Lancaster

Freddy and the boys are off for a walk in the Forest of Bowland meanwhile I am exploring Lancaster. I had fully intended making a trip to the Castle this week, a decision made easier by Met. Office warnings of thundery heavy rain and hail storms for later today.

Freddy drops me off in Lancaster and I wander around, initially to get my bearings. Seeing a signpost for the Cathedral I decide to head there first. The Roman Catholic St Peter’s Cathedral is not as imposing as many others I have visited. I later find out that it was built in a Gothic Revival style and completed in 1901. It was originally a parish church before being elevated to the status of cathedral in 1924. All the doors are closed and no one is about, I enter through a side door and wander around. I don’t stay long as I find it a bit eerie being the only person in this large echoing space. Outside it has begun to drizzle so I make my way through the main shopping street towards the river and up the hill to the Castle.

The Castle can only be viewed by guided tour and the next available space is at 2pm. Just time for a spot of lunch in the Castle Cafe, a rare treat, after three months of mainly picnic lunches carried in the rucksack and eaten in the great outdoors. I deliberately avoid the sandwiches and plumb for a Greek Salad and cappuccino. Almost too soon it is time for the tour, the guide is brilliant very informative and amusing.

The Castle is part of the Duchy of Lancaster and therefore, owned by the Queen. It has had a chequered history besides being a fortification it has been one of Europe’s longest serving prisons, first used as a prison in 1196 and housing prisoners until as recently as 2011.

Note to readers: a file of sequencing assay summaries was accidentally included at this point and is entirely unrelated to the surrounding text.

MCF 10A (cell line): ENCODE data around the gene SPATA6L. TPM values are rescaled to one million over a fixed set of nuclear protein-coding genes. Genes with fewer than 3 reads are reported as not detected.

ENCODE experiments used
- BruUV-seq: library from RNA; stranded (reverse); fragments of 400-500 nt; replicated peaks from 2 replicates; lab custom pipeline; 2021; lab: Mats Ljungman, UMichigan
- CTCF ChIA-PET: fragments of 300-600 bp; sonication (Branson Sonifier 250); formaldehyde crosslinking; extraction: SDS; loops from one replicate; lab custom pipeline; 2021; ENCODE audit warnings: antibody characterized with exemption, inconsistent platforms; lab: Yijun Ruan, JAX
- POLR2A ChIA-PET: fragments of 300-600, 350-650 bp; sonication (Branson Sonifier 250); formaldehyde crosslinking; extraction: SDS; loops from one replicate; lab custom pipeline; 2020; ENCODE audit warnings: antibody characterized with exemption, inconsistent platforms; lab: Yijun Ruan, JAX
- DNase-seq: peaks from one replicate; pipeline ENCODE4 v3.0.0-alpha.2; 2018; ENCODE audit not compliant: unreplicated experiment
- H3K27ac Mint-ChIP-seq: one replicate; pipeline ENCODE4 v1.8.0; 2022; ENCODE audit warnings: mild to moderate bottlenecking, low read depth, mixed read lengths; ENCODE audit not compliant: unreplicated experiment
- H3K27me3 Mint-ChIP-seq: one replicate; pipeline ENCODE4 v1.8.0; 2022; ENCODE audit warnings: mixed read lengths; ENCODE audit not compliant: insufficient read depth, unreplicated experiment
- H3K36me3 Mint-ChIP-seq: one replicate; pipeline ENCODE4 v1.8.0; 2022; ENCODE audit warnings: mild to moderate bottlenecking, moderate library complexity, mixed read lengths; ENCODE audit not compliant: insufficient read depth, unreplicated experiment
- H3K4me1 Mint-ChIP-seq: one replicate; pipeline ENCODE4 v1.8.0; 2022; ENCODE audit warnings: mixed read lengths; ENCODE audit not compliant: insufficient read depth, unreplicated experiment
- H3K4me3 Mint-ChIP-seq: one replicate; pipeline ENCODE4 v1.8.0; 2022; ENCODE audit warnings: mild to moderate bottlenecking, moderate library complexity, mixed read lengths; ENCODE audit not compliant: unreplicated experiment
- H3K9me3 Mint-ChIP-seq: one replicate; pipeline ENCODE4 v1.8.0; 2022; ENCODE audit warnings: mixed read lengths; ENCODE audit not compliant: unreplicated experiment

It’s early history is unclear, no one knows when or by whom it was built, but it is thought to have been built in the 11th century on the site of a Roman fort. Our tour commences outside at the keep, the oldest remaining part of the castle. The fortification has undergone many changes and additions and partial demolitions over the years.

From here we proceed, through locked doors, to an area that was originally built as a debtors prison, no photography is allowed here as this part of the castle also houses both a civil and criminal court which are still in use. The dock in the criminal court still retains metal clasps used to keep your hand still whilst you were branded. Many witches faced trial here including the famous Pendleton Witches who were sentenced to death here in 1612. George Fox, founder of the Quaker movement was imprisoned in the castle for 2 years.

The Grand Jury room has some fine Gillow furniture and the Shire Hall a grand display of heraldic shields.

The tour included the dungeons where you can briefly be locked in and finished in part of the building housing cells used until 2011.

IMG_0329

Having made my escape, I head downhill to the Quay area and cross the Lune Millennium Bridge to view the Quay and two other bridges. I then return to the city centre to remind myself of what wandering around the shops is like, before making my way to the railway station to meet Freddy and the boys.

Just before the station I pass the Quaker Meeting House. There has been one on this site since 1677 making it the second oldest place of worship in Lancaster after the Priory Church (next to the castle). George Fox was stoned through the streets by a hostile mob after preaching in the Priory Church in 1652.

I have enjoyed my day, lots of interesting things to see, a good lunch, the storms missed Lancaster and I got out of jail.

IMG_0344

19th July 2014

Β© Two Dogs and an Awning (2014)

Leave a Reply

Your email address will not be published. Required fields are marked *

This site uses Akismet to reduce spam. Learn how your comment data is processed.